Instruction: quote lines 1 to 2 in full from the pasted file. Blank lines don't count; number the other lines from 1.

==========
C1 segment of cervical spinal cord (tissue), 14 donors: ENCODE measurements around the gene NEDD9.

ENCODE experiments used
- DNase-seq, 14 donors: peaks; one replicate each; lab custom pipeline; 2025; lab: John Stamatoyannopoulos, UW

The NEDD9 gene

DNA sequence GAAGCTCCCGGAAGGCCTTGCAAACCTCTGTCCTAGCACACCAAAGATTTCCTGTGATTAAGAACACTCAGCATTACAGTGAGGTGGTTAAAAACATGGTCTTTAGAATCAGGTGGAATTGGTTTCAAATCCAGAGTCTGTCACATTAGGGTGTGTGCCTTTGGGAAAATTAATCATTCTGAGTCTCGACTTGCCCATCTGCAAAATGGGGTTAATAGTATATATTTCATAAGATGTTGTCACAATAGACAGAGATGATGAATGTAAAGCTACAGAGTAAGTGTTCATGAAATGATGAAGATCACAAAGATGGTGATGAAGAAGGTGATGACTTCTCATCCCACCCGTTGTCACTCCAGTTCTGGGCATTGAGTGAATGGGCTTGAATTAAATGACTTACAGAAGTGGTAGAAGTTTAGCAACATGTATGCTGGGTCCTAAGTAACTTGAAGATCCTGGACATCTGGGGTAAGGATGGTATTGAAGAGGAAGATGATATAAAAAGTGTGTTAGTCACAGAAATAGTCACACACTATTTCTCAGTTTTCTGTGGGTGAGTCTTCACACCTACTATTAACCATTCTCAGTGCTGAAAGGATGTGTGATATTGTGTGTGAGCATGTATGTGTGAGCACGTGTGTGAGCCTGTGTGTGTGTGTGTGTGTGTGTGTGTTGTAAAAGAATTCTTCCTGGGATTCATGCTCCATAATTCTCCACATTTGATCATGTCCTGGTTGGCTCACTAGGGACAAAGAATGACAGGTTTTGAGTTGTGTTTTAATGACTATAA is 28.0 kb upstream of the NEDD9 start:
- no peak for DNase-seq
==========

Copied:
C1 segment of cervical spinal cord (tissue), 14 donors: ENCODE measurements around the gene NEDD9.

ENCODE experiments used